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galvanometer are, unlike those in the Thomson type, obtained by a special feature in the construction of the suspended coil. The latter, where thorough damping is required, is wound on a complete metal frame or

former of silver or aluminium, and the induced currents set up in the frame itself by its movement in the permanent magnetic field serve to check its oscillations, and cause the system to more rapidly assume the zero position, after having been deflected therefrom by the passage of a current through its coil. In the undamped form this frame or former is either divided at one point 80 as not to form a complete circuit, or is constructed of some non-conducting material such as ivory.

Messrs. Nalder Bros. have adopted 1-40th of an inch as the width of their standard scale division, instead of one millimetre, as is usual in such cases, their contention being that this dimension is a more convenient one for the purpose.

The "Figure of Merit” in their list is reckoned in megohms, i.e., the number of megohms through which an E.M.F. of one volt at the terminals of the instrument will produce a deflection of one scale division (1-40th inch), and the following particulars, excerpted from their list, apply to the various grades of this instrument supplied by them : List No. Figure of Merit.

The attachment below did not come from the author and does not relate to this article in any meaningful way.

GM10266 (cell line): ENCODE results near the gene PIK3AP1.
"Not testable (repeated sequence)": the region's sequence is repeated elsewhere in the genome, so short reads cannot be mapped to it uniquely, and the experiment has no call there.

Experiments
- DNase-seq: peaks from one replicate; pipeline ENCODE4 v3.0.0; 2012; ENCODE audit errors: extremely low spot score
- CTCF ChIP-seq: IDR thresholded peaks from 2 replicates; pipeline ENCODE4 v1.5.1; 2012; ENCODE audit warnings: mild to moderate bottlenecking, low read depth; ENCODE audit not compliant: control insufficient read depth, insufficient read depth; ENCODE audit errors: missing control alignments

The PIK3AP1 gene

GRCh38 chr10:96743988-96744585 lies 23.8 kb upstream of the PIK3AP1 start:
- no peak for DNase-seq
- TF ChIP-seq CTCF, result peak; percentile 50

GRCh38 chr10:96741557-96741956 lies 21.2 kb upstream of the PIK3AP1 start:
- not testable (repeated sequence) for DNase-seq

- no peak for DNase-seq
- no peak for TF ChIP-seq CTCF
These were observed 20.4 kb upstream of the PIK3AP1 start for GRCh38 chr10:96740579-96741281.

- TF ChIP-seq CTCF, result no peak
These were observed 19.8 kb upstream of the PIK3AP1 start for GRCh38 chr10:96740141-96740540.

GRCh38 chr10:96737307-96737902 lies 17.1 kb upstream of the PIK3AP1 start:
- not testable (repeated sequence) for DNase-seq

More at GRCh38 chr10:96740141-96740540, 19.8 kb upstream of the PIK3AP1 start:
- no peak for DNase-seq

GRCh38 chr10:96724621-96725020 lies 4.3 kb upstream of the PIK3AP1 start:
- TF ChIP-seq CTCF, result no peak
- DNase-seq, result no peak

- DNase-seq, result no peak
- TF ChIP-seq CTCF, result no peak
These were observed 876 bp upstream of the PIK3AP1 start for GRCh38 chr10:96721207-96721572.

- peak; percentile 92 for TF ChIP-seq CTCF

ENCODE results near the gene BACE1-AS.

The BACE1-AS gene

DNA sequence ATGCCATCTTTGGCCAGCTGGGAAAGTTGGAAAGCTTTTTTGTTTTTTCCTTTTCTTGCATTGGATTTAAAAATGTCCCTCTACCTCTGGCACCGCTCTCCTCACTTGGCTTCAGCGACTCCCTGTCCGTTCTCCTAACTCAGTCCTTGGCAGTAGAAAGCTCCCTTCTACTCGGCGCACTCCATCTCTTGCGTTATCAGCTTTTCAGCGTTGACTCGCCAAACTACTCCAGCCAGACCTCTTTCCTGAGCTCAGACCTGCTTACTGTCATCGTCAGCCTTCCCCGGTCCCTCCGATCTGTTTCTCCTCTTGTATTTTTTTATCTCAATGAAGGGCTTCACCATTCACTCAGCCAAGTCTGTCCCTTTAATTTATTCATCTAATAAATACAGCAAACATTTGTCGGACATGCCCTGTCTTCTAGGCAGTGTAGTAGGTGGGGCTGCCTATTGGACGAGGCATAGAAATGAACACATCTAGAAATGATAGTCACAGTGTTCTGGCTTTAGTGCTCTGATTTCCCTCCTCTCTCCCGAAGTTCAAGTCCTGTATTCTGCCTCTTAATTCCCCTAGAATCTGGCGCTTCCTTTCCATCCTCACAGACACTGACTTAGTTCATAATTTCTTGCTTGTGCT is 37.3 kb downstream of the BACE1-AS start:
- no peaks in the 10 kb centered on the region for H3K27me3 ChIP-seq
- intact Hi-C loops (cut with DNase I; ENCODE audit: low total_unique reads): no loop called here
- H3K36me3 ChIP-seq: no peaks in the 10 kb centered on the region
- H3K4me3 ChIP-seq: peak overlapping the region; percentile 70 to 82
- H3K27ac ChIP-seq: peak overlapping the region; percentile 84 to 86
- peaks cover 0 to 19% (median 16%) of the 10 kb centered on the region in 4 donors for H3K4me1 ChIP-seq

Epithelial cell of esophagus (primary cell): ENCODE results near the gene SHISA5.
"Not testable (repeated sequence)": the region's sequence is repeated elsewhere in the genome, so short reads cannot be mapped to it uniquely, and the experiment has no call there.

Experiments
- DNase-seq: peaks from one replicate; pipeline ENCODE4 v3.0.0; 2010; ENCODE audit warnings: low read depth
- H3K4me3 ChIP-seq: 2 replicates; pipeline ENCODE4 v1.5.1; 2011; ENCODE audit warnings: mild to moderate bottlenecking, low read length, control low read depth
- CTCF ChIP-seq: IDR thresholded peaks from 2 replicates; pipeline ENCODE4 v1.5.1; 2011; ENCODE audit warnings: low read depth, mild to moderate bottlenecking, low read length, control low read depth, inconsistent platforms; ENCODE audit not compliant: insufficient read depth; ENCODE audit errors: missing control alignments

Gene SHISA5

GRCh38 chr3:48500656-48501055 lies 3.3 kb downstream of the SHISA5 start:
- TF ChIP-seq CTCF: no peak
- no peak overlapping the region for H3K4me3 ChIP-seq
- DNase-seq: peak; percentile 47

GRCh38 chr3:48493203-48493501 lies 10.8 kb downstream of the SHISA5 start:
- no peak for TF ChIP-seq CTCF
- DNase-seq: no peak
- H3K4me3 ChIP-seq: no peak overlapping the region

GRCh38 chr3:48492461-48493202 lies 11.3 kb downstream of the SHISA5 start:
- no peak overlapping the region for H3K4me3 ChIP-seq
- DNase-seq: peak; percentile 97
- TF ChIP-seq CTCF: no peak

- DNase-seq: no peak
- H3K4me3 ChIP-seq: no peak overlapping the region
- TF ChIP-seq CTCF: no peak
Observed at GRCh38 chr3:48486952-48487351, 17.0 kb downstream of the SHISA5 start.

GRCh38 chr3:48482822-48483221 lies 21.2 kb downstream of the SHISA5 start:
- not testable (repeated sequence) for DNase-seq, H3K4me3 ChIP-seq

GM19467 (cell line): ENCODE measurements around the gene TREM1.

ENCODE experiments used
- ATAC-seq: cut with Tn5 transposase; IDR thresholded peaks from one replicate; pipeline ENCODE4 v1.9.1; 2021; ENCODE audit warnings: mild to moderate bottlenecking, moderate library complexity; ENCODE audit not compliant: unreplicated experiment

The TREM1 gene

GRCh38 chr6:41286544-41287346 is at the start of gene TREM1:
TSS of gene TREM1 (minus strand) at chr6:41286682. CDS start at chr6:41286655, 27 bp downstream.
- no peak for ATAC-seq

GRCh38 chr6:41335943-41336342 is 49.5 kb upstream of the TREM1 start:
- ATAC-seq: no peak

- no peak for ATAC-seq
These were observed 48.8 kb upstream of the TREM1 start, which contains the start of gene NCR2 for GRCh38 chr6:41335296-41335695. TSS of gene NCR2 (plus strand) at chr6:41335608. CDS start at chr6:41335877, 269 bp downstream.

150 Megohms Damped





Undamped Mr. Robert W. Paul, of 68, High Molborn, supplies the well-known Ayrton-Mather form of D'Arsonval galvanometer, which is depicted in the accompanying illustration, and is a very compact and useful form of instrument, occupying only some 7 ins. by 7 ins. by 8 ins. of space when packed in case complete for transit. It is supplied either in dead beat or ballistic form, as required, and can be obtained wound to any resistance from 5 to 1,000 ohms, the stock pattern having a resistance of some 325 ohms.

The salient feature, or suspended coil, of the instrument is self-contained, being constructed with a


rounding and protecting tube, which slides into attachments on the main body of the instrument, making contact simultaneously with the terminals thereof. These slides are complete in themselves, and are interchange able, so that a single instrument may be supplied with a comprehensive set of slides which will conform to a multiplicity of requirements. One of these detachable slides is depicted below, both in toto and with the inner coil tube removed and shown separately.

Coil Tube of Ayrton-Mather Galvanometer,



Coil Tube in Slide.